A federal court sentenced Travis Leger of Sulphur, Louisiana, and his half brother Jason Leckelt of Wilburton, Oklahoma, to serve time in prison after illegally trafficking alligator snapping turtles. According to a release from the Department of Justice, Leger was sentenced to 21 months in prison, and Leckelt was given 16 months. Their incarceration is to be followed by three years of supervised release.
The release said Ricky Simon of Sulphur was also sentenced to three years of probation for his involvement in the crime.
On August 22, 2017 the three pleaded guilty to conspiracy to violate the Lacey act by illegally trafficking alligator snapping turtles.
Leger admitted to selling two live alligator snapping turtles. The illegally taken turtles weighed 171 lbs and 168 and were sold for $1,000 and $500, respectively. They were later seized by the U.S. Fish and Wildlife Agents from the buyer, according the the Department of Justice.
Press release from the Department of Justice |
WASHINGTON – Travis Leger of Sulphur, Louisiana, and his half-brother Jason Leckelt of Wilburton, Oklahoma, were sentenced today in federal court in Beaumont, Texas, to 21 months and 16 months in prison, respectively, followed by three years of supervised release for conspiring to violate the Lacey Act by illegally trafficking alligator snapping turtles.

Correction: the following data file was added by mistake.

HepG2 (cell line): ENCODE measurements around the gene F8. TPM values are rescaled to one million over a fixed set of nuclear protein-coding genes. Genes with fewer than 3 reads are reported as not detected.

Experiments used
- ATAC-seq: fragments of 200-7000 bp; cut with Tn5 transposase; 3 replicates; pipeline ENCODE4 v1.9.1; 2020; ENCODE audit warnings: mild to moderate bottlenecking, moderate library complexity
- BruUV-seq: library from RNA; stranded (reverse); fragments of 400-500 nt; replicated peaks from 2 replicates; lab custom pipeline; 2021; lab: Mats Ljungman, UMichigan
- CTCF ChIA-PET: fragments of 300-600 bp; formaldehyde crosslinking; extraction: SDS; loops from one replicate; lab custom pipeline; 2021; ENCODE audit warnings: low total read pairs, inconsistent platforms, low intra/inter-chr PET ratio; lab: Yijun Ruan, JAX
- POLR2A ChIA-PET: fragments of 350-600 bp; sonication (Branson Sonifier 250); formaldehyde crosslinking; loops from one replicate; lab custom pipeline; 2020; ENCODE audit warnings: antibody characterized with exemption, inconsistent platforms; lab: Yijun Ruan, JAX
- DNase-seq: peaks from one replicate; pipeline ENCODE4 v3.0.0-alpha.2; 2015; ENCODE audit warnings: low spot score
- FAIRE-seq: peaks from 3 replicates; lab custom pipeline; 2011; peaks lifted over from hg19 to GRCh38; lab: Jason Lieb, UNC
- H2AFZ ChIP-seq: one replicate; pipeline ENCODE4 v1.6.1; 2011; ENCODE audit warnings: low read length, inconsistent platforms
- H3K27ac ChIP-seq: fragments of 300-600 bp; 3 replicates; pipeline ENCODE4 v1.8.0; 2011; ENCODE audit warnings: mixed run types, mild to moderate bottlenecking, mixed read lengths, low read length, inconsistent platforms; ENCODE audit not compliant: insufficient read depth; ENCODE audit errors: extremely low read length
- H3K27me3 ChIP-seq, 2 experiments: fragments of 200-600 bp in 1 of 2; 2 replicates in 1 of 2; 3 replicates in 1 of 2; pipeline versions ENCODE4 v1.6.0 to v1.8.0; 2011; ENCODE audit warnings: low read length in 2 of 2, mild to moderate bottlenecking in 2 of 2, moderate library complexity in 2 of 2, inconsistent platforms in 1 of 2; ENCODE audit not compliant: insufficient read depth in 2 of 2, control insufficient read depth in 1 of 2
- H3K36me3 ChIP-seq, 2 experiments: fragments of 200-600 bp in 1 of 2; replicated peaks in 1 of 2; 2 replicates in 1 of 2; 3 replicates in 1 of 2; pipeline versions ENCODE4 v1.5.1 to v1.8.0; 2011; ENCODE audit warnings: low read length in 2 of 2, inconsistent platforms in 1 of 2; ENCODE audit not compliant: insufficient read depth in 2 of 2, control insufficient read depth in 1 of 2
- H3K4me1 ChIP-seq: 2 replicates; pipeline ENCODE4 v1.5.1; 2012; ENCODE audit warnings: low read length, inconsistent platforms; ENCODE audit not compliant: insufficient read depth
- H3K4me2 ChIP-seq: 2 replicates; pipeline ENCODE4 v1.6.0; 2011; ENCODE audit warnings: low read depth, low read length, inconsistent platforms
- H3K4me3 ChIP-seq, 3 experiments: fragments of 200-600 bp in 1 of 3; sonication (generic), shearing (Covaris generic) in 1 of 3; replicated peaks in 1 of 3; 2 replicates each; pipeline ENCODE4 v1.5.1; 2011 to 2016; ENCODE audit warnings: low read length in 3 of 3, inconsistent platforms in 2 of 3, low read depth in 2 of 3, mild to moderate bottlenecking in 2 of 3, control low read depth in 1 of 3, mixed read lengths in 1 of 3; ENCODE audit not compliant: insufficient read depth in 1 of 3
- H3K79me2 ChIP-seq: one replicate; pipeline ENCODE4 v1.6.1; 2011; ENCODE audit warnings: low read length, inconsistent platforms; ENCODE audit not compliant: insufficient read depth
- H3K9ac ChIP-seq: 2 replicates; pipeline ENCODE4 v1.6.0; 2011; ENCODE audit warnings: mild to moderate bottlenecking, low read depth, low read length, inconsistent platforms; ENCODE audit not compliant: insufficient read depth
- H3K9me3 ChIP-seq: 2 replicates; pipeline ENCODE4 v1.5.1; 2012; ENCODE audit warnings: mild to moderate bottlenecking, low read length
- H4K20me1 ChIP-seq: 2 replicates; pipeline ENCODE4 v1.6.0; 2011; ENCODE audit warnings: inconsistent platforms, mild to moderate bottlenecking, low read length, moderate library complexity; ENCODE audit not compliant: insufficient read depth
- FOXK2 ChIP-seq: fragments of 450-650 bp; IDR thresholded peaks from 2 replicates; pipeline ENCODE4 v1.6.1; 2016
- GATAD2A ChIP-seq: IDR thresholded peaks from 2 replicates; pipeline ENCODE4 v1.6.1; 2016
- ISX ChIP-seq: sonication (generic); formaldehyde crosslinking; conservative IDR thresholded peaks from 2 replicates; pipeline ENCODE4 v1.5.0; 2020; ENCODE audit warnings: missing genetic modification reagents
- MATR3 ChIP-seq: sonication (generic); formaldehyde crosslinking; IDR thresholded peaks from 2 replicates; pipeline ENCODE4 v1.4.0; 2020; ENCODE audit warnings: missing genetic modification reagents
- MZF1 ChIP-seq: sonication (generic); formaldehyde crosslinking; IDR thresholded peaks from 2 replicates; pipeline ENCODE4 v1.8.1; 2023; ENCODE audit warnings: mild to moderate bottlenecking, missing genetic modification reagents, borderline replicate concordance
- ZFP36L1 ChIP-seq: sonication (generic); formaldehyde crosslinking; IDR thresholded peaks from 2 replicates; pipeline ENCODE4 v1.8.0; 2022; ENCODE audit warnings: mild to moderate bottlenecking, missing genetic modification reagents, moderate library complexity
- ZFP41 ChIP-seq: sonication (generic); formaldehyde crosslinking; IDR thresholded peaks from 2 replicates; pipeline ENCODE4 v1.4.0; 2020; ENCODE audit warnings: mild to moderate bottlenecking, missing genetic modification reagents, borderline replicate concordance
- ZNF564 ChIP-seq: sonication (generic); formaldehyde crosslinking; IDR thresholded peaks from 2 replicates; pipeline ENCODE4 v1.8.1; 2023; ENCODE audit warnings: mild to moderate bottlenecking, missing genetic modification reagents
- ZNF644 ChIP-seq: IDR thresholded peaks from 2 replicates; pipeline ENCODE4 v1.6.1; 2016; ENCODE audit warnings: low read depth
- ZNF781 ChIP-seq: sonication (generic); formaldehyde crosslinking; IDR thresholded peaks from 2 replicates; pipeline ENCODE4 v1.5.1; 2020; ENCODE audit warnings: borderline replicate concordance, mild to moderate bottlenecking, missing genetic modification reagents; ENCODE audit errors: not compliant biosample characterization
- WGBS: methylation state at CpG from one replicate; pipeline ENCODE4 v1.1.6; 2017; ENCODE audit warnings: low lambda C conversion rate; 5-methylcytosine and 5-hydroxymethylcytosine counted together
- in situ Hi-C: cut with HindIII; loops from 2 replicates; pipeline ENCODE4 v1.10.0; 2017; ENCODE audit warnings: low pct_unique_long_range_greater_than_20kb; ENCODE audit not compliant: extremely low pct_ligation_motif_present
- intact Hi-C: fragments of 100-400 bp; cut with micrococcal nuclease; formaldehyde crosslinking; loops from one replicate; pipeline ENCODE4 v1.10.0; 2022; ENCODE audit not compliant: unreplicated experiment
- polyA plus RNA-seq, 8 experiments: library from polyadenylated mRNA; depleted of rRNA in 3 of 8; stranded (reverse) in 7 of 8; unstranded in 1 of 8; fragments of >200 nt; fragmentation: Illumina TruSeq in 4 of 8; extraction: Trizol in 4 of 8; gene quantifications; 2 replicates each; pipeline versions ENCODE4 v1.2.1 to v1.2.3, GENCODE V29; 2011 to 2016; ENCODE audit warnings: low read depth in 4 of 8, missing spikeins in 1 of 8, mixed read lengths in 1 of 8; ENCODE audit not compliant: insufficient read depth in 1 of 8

Acting Assistant Attorney General Jeffrey H. Wood of the Justice Department’s Environment and Natural Resources Division and Acting U.S. Attorney Brit Featherston of the Eastern District of Texas made the announcement.
The third defendant in the case, Rickey Simon of Sulphur, Louisiana, was sentenced to three years of probation. U.S. District Court Judge Marcia A. Crone ordered the sentences.